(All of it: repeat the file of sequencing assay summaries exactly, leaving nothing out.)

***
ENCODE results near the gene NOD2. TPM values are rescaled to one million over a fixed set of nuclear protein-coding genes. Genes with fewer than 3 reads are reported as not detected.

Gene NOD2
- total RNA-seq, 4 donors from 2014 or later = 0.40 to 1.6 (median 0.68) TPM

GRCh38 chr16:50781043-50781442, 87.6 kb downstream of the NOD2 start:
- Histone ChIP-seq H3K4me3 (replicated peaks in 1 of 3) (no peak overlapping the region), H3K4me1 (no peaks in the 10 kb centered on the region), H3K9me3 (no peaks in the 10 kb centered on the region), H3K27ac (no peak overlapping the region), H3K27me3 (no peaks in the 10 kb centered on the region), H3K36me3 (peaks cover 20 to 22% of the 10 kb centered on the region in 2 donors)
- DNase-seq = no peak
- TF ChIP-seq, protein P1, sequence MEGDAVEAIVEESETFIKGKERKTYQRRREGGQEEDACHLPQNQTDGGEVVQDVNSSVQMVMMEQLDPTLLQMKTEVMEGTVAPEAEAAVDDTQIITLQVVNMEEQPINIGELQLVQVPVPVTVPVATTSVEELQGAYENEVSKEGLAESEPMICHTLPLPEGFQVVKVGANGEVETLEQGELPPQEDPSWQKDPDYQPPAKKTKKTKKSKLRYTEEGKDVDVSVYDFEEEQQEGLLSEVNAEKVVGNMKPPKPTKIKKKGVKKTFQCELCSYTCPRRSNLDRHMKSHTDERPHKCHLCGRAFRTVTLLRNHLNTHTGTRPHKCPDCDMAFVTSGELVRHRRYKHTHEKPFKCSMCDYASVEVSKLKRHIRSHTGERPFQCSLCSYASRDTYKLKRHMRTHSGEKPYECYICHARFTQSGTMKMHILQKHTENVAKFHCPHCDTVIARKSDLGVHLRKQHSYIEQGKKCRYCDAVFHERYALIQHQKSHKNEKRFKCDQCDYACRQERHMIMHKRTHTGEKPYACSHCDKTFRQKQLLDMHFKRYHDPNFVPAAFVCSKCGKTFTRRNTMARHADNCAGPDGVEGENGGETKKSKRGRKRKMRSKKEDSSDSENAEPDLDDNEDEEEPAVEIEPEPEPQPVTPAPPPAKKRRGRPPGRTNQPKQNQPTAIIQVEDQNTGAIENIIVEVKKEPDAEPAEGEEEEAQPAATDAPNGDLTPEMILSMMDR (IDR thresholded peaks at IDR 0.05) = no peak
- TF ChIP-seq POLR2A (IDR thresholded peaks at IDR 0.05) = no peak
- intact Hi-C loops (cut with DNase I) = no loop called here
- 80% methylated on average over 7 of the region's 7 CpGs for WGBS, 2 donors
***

ENCODE results near the gene NOD2. TPM values are rescaled to one million over a fixed set of nuclear protein-coding genes. Genes with fewer than 3 reads are reported as not detected.

Gene NOD2
- total RNA-seq, 4 donors from 2014 or later = 0.40 to 1.6 (median 0.68) TPM

GRCh38 chr16:50781043-50781442, 87.6 kb downstream of the NOD2 start:
- Histone ChIP-seq H3K4me3 (replicated peaks in 1 of 3) (no peak overlapping the region), H3K4me1 (no peaks in the 10 kb centered on the region), H3K9me3 (no peaks in the 10 kb centered on the region), H3K27ac (no peak overlapping the region), H3K27me3 (no peaks in the 10 kb centered on the region), H3K36me3 (peaks cover 20 to 22% of the 10 kb centered on the region in 2 donors)
- DNase-seq = no peak
- TF ChIP-seq, protein P1, sequence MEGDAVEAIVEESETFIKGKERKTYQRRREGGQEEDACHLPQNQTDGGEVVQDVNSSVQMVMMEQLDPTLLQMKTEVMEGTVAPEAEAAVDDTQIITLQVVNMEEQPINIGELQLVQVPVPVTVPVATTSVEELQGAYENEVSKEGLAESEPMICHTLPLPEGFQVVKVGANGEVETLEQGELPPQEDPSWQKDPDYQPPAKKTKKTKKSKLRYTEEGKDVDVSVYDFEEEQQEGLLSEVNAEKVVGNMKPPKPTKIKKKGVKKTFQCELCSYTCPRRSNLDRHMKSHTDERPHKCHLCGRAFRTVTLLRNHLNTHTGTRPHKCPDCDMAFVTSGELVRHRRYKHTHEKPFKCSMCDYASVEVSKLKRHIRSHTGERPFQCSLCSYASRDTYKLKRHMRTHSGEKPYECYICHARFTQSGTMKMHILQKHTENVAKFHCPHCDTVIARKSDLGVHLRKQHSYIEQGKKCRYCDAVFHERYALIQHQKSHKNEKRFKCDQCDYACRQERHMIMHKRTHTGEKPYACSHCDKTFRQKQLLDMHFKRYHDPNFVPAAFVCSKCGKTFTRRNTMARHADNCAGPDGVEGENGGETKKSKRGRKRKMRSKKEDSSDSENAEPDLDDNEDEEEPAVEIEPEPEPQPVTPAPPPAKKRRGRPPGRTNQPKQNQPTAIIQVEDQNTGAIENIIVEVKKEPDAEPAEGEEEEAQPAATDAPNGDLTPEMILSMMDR (IDR thresholded peaks at IDR 0.05) = no peak
- TF ChIP-seq POLR2A (IDR thresholded peaks at IDR 0.05) = no peak
- intact Hi-C loops (cut with DNase I) = no loop called here
- 80% methylated on average over 7 of the region's 7 CpGs for WGBS, 2 donors